I am not sure about whether it is the case nationwide, but most county governments in western States have “weed and pest control departments” as an agency. Sometimes, this is a separate, special district of some type, together with “mosquito control” and “animal control” and “recreation services” districts or bureaus or agencies.

Originally, these were apparently part of road departments, taking care of weeds along the public roads. But the mission of government agencies always seems to creep.  These expanded to dealing with weeds on public lands in general, such as parks, school lands and such places.  And then they became a regulating agency:  given the power to order people to treat (kill) the weeds on their private property. And then the power to tell people HOW to deal with weeds on their property. Many, if not most, county agencies today have the authority to require that landowners prepare and submit a weed control plan for their own property.  The agency can approve or deny that plan, and take enforcement action if the plan is not followed or is not sufficient to control weeds.  The agency can require certain methods (such as chemical or biological or mechanical) be used, and even require (or prohibit) use of certain chemicals. Continue reading

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SCOTUS legalizes sports wagering nationally

By Nathan Barton

The WaPo reports that SCOTUS has overturned a federal law which has been on the books for a quarter-century,  The law, supposedly to protect the ‘integrity of collegiate and professional sports, enacted in 1992, prohibited 49 states from authorizing betting on team sports such as football, baseball, basketball, and hockey.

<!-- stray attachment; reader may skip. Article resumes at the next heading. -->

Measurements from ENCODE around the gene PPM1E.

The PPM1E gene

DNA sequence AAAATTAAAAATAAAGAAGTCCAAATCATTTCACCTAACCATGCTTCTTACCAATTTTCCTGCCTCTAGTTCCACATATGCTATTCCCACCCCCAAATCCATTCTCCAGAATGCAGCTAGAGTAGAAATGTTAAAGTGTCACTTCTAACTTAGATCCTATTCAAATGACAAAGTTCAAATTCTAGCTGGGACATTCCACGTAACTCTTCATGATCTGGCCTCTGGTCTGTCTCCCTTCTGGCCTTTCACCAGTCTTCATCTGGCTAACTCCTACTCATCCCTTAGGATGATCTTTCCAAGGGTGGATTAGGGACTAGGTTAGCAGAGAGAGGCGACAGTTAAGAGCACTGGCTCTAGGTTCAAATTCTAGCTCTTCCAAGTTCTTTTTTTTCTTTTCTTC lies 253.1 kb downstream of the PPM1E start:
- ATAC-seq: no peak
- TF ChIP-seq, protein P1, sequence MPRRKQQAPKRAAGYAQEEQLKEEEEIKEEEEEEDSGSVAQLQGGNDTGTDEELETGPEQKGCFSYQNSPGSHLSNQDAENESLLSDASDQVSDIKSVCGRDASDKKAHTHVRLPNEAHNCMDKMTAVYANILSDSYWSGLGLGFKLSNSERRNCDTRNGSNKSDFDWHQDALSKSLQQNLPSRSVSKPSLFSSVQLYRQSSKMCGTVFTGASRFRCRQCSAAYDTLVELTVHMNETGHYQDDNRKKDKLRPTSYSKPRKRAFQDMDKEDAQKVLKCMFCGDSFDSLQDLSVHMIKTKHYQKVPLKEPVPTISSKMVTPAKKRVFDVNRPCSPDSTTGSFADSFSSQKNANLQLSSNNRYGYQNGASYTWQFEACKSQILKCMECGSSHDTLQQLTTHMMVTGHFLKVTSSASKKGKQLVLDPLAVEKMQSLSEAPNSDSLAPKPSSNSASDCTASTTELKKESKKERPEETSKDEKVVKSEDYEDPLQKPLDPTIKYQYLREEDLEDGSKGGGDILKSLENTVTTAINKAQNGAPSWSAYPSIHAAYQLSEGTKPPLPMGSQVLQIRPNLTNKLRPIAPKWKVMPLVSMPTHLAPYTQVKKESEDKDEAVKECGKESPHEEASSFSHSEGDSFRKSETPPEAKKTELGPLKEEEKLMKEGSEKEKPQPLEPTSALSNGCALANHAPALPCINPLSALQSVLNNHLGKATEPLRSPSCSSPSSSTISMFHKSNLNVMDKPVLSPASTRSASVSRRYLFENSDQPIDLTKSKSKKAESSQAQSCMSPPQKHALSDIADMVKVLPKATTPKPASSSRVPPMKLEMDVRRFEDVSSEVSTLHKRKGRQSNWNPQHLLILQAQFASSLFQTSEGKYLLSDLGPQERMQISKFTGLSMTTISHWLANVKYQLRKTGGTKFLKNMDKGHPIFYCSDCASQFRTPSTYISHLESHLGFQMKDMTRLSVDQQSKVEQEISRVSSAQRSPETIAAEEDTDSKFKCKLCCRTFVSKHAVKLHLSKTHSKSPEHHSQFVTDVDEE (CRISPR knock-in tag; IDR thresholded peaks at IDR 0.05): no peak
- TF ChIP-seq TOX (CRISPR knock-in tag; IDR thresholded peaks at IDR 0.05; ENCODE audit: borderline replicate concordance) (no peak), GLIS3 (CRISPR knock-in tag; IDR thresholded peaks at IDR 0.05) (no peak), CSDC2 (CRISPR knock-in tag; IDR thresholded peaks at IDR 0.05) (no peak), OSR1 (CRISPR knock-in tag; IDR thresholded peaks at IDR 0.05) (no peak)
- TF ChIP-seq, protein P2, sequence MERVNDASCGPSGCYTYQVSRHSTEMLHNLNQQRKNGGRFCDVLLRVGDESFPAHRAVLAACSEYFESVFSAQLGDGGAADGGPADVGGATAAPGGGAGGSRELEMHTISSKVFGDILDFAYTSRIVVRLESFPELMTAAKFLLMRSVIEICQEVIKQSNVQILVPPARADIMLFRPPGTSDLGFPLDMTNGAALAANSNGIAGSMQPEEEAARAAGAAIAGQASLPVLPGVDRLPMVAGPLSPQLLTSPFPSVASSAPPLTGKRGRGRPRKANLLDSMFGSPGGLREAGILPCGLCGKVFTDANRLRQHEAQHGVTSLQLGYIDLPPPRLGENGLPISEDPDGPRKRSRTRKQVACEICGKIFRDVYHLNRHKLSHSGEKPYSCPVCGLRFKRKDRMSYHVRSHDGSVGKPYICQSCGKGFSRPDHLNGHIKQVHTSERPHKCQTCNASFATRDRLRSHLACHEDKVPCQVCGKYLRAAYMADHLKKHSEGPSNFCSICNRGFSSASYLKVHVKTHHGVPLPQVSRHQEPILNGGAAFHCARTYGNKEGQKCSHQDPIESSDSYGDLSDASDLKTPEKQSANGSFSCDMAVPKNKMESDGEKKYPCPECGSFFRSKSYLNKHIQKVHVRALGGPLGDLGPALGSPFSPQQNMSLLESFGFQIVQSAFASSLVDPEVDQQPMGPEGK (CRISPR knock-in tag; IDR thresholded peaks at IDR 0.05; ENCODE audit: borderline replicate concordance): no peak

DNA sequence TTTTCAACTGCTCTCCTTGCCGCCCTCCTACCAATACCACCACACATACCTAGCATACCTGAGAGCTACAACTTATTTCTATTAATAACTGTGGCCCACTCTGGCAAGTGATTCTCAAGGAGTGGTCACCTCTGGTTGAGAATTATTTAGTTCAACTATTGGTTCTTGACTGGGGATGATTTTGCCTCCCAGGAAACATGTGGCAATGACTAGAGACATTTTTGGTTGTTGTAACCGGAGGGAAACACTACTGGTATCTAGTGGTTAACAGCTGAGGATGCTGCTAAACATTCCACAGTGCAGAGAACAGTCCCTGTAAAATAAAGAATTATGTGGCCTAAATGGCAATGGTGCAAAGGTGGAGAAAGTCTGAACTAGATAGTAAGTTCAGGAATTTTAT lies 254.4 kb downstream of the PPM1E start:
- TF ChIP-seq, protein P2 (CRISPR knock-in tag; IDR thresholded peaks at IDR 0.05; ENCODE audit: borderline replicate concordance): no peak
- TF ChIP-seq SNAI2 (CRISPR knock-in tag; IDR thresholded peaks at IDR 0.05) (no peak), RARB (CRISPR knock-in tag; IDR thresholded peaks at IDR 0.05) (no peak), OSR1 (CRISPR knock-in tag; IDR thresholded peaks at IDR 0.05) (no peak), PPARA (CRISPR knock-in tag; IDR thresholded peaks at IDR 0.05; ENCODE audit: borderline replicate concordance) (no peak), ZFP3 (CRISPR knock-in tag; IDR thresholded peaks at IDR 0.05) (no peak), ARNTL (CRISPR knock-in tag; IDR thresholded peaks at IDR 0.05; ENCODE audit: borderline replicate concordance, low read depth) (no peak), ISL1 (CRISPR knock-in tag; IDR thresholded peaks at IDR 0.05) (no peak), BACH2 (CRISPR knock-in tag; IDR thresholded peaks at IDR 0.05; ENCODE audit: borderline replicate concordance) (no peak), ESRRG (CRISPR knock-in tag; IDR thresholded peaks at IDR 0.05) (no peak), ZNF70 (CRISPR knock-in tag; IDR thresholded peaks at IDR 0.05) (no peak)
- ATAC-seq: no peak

Now, I do not gamble (on sports events or most other things; my gambling has to do with staying out of trouble or not, and accomplishing projects against bad odds, kind of like farmers and ranchers gamble on crops growing or livestock surviving. I believe that gambling on sports or elections or which way the chicken runs across the road is not morally right.

But I don’t see that government has any business, right, legitimate power, requirement, obligation, or legitimate reason to try and regulate betting money, matchsticks, m&m’s or cigarettes on team sports, individual sports, animal antics, weather, elections, or anything else. None, nada, zip.  I also fail to see any excuse for government to attempt to do so by some strange clause in the US Constitution, or some sort of referendum or initiative or compact. Continue reading

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Is there safety in numbers?

By Nathan Barton

Ron Paul recently discussed the latest report by the NSA on their domestic surveillance program: they monitored half-a-billion domestic phone calls and text messages in 2017.